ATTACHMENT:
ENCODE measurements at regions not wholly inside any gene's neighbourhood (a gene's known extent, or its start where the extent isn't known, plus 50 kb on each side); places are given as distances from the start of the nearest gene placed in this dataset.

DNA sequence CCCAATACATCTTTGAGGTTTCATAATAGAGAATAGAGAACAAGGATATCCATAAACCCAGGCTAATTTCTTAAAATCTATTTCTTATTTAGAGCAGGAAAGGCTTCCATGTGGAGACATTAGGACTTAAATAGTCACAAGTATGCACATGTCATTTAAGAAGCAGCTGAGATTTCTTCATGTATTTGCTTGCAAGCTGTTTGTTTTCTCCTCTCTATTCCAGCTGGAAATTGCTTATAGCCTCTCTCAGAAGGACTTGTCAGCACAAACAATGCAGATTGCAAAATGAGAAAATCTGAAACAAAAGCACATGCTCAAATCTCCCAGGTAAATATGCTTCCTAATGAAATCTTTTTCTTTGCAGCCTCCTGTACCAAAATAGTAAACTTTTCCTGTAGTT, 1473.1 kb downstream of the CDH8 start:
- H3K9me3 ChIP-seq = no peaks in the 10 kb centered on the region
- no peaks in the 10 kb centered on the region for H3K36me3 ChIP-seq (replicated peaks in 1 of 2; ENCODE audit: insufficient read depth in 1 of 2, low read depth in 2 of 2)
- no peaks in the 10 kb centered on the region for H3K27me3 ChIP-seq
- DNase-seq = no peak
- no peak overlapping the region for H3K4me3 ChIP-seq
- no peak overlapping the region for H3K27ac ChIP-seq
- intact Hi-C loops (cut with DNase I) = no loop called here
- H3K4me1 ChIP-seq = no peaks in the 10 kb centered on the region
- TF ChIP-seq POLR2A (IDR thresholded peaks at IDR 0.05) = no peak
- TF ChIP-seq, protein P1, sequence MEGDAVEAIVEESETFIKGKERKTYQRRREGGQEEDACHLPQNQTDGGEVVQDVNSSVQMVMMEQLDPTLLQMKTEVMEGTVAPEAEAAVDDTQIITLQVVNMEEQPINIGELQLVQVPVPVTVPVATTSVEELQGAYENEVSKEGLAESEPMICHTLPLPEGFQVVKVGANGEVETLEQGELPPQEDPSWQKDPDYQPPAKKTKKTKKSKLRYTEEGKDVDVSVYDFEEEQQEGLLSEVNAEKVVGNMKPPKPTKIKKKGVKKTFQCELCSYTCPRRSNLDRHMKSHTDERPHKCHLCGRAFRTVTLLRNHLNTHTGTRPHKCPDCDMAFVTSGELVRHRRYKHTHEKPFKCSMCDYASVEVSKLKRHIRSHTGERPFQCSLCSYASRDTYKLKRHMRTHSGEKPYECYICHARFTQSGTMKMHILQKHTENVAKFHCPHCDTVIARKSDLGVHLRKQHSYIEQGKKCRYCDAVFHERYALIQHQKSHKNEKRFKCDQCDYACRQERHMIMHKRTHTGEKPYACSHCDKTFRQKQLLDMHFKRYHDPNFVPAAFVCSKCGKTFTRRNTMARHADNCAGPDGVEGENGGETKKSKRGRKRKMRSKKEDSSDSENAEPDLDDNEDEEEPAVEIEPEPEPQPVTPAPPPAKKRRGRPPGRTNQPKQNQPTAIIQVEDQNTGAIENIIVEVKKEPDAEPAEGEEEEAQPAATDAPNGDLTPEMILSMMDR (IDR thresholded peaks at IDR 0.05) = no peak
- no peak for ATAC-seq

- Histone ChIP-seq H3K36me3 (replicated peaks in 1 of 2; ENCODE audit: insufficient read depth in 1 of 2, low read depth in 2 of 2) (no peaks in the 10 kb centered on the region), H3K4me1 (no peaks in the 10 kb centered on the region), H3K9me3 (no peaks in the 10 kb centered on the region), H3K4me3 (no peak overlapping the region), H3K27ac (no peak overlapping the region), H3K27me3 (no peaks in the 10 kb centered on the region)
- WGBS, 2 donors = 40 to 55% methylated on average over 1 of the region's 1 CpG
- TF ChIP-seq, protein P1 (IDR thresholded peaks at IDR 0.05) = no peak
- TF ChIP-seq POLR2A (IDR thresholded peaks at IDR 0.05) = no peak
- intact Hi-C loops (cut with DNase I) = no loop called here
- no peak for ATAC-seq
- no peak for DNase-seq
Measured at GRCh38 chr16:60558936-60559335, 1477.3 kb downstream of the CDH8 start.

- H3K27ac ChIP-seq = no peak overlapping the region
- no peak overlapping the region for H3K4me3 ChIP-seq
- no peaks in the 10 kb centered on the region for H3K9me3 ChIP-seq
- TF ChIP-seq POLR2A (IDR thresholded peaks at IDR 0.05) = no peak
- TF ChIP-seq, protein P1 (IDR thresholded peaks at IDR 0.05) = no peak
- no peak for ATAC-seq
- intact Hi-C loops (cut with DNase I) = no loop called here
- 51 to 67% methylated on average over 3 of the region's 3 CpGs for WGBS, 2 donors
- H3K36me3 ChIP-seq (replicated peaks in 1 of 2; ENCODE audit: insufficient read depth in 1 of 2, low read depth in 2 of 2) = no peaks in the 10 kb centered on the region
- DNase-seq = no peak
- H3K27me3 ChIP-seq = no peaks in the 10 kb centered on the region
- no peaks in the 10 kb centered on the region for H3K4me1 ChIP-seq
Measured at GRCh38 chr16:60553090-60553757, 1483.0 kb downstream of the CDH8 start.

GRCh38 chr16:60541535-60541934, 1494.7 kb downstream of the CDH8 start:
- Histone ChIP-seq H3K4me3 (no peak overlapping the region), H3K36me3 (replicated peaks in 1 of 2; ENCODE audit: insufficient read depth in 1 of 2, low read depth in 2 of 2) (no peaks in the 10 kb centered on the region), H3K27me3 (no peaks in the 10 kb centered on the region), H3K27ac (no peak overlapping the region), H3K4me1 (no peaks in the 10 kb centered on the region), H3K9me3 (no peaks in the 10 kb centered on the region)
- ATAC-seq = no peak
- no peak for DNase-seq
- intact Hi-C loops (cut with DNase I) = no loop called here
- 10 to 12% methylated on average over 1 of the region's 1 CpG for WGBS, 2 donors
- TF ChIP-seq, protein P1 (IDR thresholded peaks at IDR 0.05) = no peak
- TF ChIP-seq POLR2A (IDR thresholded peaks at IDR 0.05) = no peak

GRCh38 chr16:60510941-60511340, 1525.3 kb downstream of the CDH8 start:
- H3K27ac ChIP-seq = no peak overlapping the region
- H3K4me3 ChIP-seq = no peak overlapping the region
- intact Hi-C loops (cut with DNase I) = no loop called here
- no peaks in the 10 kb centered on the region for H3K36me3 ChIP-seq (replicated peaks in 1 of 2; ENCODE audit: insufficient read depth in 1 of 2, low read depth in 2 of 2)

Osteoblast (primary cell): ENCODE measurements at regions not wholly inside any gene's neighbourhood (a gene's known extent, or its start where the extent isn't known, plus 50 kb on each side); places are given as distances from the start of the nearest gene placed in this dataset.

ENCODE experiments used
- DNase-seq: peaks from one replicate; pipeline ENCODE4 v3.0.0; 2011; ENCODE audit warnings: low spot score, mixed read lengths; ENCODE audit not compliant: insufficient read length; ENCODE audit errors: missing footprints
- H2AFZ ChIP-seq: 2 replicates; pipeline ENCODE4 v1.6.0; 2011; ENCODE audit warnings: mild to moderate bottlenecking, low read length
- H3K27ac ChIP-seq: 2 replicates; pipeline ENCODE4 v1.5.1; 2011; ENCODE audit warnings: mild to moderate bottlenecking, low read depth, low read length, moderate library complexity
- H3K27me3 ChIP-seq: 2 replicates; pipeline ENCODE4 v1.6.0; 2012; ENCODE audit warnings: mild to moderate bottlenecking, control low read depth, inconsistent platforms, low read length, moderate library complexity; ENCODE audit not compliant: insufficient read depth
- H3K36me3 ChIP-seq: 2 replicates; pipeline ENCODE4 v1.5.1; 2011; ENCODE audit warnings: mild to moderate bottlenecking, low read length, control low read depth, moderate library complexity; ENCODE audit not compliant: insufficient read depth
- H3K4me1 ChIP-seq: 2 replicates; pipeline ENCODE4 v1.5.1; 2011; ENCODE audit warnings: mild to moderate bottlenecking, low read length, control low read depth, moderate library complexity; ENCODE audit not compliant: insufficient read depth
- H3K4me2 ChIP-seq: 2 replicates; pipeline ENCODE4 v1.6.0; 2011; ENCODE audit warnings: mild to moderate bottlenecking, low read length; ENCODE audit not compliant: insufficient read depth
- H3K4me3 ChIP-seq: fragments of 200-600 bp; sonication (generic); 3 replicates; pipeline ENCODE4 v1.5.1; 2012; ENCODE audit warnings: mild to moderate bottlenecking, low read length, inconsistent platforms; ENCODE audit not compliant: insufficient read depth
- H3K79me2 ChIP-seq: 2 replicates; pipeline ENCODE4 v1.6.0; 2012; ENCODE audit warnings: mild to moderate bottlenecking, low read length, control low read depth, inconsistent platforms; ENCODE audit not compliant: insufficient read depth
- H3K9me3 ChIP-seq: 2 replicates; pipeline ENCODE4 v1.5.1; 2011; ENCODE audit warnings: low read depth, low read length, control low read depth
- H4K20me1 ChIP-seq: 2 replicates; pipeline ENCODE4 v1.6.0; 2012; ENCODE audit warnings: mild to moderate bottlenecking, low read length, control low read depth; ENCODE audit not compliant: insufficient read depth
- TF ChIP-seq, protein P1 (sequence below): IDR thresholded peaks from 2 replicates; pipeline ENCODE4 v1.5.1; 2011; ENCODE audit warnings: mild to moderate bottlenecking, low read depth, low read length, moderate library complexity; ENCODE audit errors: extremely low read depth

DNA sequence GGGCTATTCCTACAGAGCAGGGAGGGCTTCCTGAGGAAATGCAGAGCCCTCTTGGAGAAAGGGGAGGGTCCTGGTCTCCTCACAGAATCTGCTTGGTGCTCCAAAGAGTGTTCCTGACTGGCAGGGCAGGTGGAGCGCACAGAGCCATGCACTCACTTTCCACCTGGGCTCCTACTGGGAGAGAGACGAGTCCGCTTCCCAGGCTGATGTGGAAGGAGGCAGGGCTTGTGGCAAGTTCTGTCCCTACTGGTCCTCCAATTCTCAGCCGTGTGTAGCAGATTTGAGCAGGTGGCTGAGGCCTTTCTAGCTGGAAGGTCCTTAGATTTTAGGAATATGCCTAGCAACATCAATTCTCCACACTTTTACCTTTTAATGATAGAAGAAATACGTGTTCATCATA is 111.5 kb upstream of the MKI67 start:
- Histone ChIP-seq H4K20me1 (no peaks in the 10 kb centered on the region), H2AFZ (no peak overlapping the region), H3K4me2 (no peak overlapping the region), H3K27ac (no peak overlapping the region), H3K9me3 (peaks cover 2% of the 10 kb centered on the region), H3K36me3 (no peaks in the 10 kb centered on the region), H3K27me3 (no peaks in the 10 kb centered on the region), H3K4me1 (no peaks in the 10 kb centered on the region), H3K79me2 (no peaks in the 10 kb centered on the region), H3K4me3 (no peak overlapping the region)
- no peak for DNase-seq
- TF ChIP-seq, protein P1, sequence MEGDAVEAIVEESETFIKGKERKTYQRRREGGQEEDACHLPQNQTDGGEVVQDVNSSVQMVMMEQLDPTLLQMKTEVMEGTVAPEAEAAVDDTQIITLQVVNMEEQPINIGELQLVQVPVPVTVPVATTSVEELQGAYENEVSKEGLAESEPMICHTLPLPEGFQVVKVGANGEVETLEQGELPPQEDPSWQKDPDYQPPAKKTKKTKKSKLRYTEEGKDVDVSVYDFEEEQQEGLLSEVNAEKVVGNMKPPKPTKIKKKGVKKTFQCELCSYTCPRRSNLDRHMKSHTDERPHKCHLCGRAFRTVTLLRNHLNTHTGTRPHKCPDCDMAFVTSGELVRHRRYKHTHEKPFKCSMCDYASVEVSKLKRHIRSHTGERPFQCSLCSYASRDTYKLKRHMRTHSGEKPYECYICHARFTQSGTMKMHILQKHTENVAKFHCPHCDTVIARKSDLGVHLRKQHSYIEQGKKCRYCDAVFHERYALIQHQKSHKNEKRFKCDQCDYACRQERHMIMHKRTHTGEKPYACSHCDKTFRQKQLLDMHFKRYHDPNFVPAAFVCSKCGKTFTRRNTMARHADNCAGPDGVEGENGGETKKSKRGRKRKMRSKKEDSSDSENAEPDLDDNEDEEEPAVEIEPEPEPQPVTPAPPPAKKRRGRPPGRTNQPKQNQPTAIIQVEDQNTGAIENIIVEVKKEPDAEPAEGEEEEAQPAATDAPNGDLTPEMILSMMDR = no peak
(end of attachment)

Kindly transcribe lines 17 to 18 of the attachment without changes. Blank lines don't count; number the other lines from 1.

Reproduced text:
- TF ChIP-seq POLR2A (IDR thresholded peaks at IDR 0.05) = no peak
- intact Hi-C loops (cut with DNase I) = no loop called here